At this point in society’s understanding of climate change, there is a general awareness that the effects of a warming world are bringing about the melting and disappearance of our alpine (mountainous) and arctic glaciers. But what happens to all that water?
Meltwater is dispersed into the glacier’s surrounding area which, depending on the geography and location, often lead to river or lake formations on land. Glacial rivers can eb and flow depending on the drainage and season, however lakes tend to withhold their volume and grow over time. Depending on how these lakes are held together can lead to a stable and static water body or can quickly become a devastating force called a glacial lake outburst flood.
What is a GLOF and how do they form?
A glacial lake outburst flood (GLOF) is a sudden release of meltwater lake formed by the glacier, which was initially held by an ice dam or a moraine (accumulation of debris). As glaciers melt, these barriers are only as strong as their structure allows them to be. The failure of these dams and moraines can be tied to the integrity of those structures and also the nature of the triggering mechanism. Some of these triggers can be associated with waves resulting from calving ice chunks, rapid inputs of meltwater, heavy rainfall or snowfall events and disruption caused by earthquake activity. Once these barriers break, there’s no stopping what’s held behind those walls.
What are the costs associated?
When these dams or moraines burst, there is often little to no warning which is an attributing factor in the costs of these events. The flood water, carrying ice and debris can travel more than 100km downstream and can be comparable to monsoonal river discharges depending on the size of the flood. This is an important comparison, especially as in the Himalayan region and surrounding mountain ranges, monsoonal floods are considered among the top destructive natural hazards. In an instant, communities and infrastructure downstream become at risk for human life and livestock losses as well as damages to roads, buildings and hydropower facilities.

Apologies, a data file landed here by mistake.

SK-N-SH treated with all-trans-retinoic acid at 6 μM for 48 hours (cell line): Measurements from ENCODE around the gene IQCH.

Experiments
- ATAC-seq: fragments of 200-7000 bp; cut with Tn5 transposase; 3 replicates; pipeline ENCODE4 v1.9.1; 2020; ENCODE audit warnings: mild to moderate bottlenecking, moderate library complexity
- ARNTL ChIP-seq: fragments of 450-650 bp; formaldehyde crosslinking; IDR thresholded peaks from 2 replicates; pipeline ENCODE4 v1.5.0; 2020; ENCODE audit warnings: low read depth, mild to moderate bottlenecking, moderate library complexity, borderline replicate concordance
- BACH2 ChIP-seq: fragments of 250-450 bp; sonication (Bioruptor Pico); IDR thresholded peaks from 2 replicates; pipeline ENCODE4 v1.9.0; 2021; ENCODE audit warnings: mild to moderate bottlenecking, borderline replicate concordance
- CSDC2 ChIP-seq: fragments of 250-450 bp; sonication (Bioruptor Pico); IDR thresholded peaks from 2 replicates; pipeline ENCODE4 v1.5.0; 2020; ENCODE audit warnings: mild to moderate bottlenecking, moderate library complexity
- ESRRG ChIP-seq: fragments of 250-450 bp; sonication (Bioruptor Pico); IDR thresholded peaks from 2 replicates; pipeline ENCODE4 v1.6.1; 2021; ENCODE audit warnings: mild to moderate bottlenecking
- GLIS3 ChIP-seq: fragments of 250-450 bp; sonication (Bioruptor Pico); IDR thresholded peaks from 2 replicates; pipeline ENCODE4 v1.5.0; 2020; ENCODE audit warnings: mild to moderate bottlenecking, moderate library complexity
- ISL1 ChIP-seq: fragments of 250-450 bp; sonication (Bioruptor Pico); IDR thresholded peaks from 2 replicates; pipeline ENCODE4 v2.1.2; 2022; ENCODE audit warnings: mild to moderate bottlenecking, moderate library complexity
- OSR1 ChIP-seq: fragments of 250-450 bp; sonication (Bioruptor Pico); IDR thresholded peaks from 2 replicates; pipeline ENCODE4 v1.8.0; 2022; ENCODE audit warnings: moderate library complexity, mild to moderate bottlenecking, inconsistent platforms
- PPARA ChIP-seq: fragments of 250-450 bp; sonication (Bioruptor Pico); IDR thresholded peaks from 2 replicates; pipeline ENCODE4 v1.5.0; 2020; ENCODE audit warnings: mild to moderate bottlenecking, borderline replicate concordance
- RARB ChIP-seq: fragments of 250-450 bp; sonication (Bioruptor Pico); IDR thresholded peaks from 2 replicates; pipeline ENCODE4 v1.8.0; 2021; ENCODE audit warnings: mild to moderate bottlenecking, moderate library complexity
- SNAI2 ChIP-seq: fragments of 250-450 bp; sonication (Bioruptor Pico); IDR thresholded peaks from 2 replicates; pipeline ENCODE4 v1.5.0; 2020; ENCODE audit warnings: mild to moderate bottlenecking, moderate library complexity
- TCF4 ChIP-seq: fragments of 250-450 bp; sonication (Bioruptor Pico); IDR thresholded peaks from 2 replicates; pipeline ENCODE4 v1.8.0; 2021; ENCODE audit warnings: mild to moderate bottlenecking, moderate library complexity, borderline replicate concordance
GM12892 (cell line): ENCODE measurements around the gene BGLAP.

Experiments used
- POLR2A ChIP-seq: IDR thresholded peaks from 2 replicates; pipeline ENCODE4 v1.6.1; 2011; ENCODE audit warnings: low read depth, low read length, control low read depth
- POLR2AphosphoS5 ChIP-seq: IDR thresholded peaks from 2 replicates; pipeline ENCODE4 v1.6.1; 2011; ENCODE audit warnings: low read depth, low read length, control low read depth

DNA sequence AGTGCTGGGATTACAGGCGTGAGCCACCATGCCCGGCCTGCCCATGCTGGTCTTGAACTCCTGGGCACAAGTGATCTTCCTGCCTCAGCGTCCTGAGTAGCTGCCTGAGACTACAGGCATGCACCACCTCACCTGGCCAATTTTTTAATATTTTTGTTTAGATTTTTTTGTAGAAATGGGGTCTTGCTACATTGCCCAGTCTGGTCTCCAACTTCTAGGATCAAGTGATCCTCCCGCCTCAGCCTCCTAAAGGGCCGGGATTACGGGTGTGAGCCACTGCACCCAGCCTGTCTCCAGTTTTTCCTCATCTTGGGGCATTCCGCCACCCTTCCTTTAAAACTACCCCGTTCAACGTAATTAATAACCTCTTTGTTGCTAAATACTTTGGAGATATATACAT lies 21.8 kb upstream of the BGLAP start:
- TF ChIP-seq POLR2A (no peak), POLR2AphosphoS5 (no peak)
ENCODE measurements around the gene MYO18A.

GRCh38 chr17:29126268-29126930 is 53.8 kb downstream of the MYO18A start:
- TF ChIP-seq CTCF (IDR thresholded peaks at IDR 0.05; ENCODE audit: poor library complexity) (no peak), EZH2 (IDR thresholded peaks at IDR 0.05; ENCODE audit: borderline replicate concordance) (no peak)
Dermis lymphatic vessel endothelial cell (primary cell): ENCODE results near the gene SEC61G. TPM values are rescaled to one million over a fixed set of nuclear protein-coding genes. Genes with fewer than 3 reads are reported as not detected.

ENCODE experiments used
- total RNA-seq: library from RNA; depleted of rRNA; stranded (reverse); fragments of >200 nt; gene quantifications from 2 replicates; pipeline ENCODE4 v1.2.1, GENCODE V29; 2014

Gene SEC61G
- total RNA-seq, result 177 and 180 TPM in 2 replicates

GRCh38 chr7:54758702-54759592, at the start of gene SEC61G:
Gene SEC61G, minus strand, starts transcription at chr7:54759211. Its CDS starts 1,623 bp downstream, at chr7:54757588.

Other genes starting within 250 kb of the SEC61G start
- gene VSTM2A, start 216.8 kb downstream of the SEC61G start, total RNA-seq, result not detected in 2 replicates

According to records in the 20th century, impacts from GLOFs have been responsible for approximately 32,000 deaths. With expectations that flood frequencies will increase as the 21st century continues, millions of lives are at risk. One study completed by Georg Veh et al. 2020 [HK1] quantified that just in the areas of the lower Indus, Ganges and Brahmaputra rivers, an estimated 220 million people are at risk of flood impacts. With the quantity and size of glacial lakes increases as global mean temperatures continue to rise, we could see more people at risk as time goes on.
In one recorded instance dubbed the Ci-Ren-Ma-Co (Zhangzangbo) outburst of 1981, approximately $3 Million USD in damages was documented with impacts on the Nepal-China Friendship Bridge, Arniko Highway, Sunkoshi hydropower dam, transportation services among other personal and structural losses. It is important to note that depending on the impact of the flood, these costs have been modelled up to hundreds of millions in total damages.
What can we do?
Now, as GLOF’s are unpredictable beasts, it can be difficult to fully implement mitigation approaches to minimise or eliminate the effects associated with these potential events. However, some communities have put in place efforts to manually drain these bodies of water whereas others have reinforced artificial dams with stone and concrete.
Luckily in most cases, when a glacial lake has burst through its moraine walls, the damming mechanism is destroyed and the capacity for storing glacial meltwater is lost. This means that these events are often one-time events so their ability for future destruction is decreased. We cannot forget, however, that as the earth continues to warm there will be an increase in glacial melt with an associated increase in glacial lake formations and associated GLOF events.
You can also take responsibility for your own environmental impact on the earth by calculating your carbon footprint, reducing your energy usage and offsetting your emissions. Click the button below to calculate your carbon footprint with the MyCarbon carbon footprint calculator, it's free with no sign up required!
And with that, I’ll wrap up this week’s post. Tune in two weeks from now for another thrilling read, this time on the Derechos & Flooding in Midwestern USA!
[HK1]Veh, G., Korup, O., & Walz, A. (2020). Hazard from Himalayan glacier lake outburst floods. Proceedings of the National Academy of Sciences, 117(2), 907-912.
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